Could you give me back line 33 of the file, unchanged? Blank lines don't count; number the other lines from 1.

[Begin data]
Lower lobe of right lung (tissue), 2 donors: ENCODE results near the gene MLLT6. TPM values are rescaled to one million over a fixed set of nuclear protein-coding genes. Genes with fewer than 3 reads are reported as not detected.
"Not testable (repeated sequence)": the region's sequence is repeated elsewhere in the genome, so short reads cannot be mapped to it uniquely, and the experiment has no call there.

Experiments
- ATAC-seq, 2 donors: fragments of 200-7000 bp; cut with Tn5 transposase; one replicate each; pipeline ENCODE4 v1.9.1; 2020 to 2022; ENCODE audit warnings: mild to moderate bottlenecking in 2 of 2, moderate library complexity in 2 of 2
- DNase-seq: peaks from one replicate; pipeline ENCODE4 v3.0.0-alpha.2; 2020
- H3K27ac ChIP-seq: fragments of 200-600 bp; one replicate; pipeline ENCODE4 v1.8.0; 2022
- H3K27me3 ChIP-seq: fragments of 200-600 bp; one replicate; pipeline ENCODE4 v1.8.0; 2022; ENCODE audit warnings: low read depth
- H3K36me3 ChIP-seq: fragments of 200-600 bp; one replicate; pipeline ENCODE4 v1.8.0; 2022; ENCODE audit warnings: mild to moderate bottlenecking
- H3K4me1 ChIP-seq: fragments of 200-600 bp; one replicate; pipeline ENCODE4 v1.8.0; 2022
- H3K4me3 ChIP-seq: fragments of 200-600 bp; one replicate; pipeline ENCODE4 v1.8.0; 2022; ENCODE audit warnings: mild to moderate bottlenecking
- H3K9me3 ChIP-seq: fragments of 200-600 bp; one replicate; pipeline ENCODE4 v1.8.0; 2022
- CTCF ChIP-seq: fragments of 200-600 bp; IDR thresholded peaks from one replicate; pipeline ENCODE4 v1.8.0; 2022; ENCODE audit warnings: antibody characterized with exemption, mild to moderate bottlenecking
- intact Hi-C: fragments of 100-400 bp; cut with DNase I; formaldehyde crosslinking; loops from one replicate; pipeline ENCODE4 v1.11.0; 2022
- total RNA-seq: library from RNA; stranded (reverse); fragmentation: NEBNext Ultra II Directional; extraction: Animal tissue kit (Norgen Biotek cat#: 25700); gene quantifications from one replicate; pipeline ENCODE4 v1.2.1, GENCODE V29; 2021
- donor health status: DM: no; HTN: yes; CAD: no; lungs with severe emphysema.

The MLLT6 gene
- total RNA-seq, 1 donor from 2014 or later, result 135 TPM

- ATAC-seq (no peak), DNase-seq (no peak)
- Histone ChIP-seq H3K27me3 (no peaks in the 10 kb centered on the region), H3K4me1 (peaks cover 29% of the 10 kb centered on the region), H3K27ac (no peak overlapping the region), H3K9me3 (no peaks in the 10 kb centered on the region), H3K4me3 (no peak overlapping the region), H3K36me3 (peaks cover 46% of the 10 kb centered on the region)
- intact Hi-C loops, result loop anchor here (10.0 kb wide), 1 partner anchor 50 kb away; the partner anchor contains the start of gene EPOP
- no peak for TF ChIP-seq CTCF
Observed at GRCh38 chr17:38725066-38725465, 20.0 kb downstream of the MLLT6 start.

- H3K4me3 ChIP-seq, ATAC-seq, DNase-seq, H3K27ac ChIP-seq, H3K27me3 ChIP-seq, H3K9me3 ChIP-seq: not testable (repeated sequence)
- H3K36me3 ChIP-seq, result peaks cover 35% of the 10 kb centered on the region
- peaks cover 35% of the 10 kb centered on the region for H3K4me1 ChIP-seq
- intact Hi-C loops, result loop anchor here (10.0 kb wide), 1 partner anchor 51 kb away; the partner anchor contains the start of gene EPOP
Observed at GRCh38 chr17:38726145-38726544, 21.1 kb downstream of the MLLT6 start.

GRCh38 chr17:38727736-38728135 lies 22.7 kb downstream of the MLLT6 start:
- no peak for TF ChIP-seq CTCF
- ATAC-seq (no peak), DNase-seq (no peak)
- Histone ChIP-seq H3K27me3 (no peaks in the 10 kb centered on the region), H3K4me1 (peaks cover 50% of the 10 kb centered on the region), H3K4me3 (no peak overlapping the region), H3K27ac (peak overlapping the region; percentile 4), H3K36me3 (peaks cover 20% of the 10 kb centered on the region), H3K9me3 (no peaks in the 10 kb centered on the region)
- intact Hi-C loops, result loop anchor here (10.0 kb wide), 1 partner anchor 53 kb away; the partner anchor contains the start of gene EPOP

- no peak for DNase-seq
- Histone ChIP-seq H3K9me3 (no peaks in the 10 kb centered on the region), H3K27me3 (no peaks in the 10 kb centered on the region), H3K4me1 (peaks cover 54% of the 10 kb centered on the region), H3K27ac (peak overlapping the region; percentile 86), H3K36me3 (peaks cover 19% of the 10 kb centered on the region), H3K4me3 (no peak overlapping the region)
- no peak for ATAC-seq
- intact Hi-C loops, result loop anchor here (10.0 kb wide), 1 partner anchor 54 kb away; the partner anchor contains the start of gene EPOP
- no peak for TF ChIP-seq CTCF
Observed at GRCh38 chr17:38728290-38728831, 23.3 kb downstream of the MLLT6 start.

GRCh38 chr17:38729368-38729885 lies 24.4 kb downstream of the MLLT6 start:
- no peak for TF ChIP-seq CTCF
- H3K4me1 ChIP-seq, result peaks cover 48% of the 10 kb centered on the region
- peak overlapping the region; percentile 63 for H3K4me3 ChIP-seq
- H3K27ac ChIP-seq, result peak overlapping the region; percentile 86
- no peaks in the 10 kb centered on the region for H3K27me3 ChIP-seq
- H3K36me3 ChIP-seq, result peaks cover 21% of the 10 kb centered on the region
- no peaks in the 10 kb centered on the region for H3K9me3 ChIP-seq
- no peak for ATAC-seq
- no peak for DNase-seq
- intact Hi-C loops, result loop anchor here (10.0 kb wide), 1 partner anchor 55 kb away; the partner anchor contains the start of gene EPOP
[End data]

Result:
- no peak for DNase-seq